Do you feel inadequate?
Feeling inadequate is a natural phenomenon, which arises mainly out of fear. Many people have demonstrated it in their lives at one time or the other. You feel inadequate to do something because you think you cannot do it. There is the fear of failure and what people will say about you. At such a time, you forget God’s promises to be with you always and that He makes all things possible. All that occupies your mind is that your self-image will be dented if you fail and that people will lose confidence in you. This feeling of inadequacy can result in failure to take advantage of an opportunity. It can even cause you to miss God’s guidance and blessing.
Often, God turns our areas of inadequacy around for His glory and purpose. He demonstrates that without Him, we can do nothing. There are many things we cannot do in our own strength but we can do all things through Christ who gives us the strength. This is why He takes our areas of inadequacy and turns them into strength and the glory becomes His. I Cor. 1:27 says, “God has chosen the foolish things of the world to confound the wise; and God hath chosen the weak things to confound the things which are mighty.”
You need to trust and obey God, and walk in His strength when you are called to serve. It is foolishness to reject God’s call because of the feeling of inadequacy. Rejection of the call is disobedience which takes you away from God’s plan for your life. Whatever your feelings or concerns are, believe God and He will transform your weakness into strength.
When God called Moses to lead the children of Israel out of slavery in Egypt, he felt grossly inadequate. He demanded assurance from God that the Israelites would believe that He had sent him. God obliged him with three miraculous signs. Despite these miracles, he still presented his slowness of speech and tongue as an excuse to decline his assignment. Even when God assured him of helping and teaching him what to say, he said, “O Lord, please send someone else to do it.” At this stage God became angry with him and quickly assigned his brother, Aaron, to him. He promised to help them with what to say and instructed that Aaron should speak to the people. In addition, he equipped him with a staff for performing miracles.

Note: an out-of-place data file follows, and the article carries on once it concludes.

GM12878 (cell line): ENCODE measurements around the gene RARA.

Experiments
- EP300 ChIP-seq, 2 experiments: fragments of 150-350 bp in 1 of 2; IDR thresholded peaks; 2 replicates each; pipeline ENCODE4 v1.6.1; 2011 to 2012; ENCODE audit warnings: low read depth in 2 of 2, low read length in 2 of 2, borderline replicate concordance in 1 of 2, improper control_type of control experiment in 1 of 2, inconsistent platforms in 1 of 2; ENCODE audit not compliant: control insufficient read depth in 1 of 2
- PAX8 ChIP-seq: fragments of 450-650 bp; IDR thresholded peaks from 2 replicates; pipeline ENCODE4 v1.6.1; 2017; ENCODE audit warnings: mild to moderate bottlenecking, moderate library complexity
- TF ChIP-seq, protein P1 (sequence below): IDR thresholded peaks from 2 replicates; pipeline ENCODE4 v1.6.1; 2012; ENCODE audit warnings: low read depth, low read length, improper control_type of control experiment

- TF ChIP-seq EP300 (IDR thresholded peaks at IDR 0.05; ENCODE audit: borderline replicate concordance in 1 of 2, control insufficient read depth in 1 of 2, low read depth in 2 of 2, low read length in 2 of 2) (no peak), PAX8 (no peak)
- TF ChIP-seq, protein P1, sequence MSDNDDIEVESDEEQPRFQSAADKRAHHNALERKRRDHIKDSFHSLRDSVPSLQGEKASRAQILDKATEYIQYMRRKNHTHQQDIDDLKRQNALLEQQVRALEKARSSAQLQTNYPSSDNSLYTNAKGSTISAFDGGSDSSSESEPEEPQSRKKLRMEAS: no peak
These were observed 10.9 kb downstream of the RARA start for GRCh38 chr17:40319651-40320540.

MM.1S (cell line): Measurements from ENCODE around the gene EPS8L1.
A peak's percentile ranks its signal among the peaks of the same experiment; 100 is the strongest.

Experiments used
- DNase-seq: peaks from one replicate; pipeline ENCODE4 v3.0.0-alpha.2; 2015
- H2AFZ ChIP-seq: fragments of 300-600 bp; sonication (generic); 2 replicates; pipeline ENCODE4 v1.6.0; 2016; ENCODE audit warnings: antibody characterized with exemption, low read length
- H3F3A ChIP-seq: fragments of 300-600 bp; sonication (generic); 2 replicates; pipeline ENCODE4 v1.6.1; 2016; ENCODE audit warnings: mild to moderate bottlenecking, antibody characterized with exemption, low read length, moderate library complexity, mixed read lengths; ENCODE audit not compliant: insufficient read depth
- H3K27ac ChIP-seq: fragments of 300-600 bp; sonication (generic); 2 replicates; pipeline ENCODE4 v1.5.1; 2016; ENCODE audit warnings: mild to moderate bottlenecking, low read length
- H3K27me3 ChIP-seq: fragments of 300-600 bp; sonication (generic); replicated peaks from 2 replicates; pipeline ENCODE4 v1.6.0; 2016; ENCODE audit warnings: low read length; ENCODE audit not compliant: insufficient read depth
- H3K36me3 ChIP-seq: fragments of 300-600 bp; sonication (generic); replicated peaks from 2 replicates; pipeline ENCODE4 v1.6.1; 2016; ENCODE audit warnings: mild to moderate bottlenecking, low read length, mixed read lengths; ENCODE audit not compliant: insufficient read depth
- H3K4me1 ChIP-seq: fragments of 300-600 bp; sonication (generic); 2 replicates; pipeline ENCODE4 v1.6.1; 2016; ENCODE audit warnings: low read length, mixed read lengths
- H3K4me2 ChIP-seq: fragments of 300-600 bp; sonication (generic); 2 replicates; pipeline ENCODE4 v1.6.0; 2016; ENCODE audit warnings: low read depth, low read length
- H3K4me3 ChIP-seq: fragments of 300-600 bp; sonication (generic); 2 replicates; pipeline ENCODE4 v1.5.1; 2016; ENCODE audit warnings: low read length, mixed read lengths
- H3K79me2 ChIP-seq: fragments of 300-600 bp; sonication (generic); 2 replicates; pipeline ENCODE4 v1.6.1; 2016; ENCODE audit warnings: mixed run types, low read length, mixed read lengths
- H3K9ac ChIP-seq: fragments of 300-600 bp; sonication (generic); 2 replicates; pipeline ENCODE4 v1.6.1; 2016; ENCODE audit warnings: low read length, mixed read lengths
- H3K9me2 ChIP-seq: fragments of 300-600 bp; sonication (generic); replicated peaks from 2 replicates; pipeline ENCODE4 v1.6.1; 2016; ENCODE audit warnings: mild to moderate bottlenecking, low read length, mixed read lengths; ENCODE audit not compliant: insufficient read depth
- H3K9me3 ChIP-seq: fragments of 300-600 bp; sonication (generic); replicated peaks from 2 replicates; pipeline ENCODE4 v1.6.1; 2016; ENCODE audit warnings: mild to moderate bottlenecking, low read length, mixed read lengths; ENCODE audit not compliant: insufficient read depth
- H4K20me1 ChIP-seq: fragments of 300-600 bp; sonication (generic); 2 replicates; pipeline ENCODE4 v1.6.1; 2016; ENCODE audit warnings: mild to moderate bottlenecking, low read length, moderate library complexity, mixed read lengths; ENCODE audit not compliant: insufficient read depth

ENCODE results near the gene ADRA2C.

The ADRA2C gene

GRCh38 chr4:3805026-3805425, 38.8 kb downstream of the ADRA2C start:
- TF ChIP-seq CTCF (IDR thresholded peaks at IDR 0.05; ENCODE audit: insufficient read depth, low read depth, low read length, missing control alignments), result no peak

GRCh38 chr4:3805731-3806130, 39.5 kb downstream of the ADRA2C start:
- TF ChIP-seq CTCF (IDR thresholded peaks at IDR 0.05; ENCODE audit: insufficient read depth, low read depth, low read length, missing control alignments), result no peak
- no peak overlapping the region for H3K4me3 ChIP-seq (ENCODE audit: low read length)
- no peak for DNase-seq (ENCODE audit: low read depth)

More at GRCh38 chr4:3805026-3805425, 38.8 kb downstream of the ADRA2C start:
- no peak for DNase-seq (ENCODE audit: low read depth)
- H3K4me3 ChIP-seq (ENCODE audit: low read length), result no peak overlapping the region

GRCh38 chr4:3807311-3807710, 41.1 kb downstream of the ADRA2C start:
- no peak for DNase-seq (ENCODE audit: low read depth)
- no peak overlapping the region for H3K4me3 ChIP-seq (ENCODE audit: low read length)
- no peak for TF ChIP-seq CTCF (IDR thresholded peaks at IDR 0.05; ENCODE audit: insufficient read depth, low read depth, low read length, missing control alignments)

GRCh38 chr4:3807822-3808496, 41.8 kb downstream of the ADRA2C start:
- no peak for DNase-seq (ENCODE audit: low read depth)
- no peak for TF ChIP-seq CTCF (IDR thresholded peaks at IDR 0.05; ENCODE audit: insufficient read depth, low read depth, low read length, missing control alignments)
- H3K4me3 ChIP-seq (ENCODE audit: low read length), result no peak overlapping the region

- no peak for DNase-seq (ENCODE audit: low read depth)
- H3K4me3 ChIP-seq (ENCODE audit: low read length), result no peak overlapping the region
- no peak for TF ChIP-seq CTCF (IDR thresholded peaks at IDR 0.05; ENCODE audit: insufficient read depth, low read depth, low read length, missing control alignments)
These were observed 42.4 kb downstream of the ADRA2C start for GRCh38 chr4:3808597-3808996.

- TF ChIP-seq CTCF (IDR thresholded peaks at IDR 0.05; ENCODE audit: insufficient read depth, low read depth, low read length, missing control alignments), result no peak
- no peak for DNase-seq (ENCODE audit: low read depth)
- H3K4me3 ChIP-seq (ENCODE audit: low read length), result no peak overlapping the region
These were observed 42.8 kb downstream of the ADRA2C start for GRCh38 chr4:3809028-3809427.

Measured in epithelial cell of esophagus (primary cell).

Can you imagine what might have happened if Moses had eventually turned down God’s directive? First of all, his purpose in life would have been thwarted. His destiny would have remained unfulfilled. Right from birth, God had preserved his life for this purpose and guided him through various stages of life in preparation for the leadership of the Israelites out of bondage in Egypt. However, if he had failed, God’s plan of deliverance would still have come to pass.
The attitude of Moses was not an isolated case. What of young Jeremiah when he was called to be a prophet? He presented his age as an area of weakness. What of Gideon when he was called to save the Israelites from the Midianites? He offered excuses of poverty of his family in Manasseh, and of being the youngest in his family. Despite God’s assurances of being with him, he demanded some signs.
The attitude of these men who later became mightily used of God is not peculiar. Some of us still behave in a similar way today when we are called to serve. We feel inadequate and give hundreds of excuses why we cannot do it.
At the annual conference of the Pharmaceutical Society of Nigeria (PSN) held in Kano in 1974, I had an encounter with my friend, Prince Julius Adelusi-Adeluyi, who was the outgoing national secretary. There was a vacant position for the editor-in-chief of the Society’s journal and a suitable person was being searched for the position. Juli (as he is popularly called) approached me at the bar of Lake Bagauda Hotel, venue of the conference. “Atus”, he said, patting me on the shoulder, “you have to do something for the PSN now.” “Sure, if I can do it,” I replied.
Then he released the bombshell. “I want to submit your name as the editor-in-chief of our journal and I want you to accept the nomination because I am sure you will perform well.” I reacted sharply and negatively. “You know I cannot do it. I have never done it before. Don’t expose my ignorance and inadequacy. Please find another person”. Juli listened to me and assured me that two of us would be working together and it was a service to our Society. Eventually, with the assurance of his working closely with me, I accepted to serve. From that moment, I determined to do the work so well as to be the best editor.
I did not realise that God was preparing me for a career in pharmaceutical journalism with the acceptance to serve the Society. From November 1974 to date, I have edited pharmaceutical periodicals. It is likely that if out of feeling of inadequacy, I had rejected the offer to serve, I might have missed God’s purpose for my life.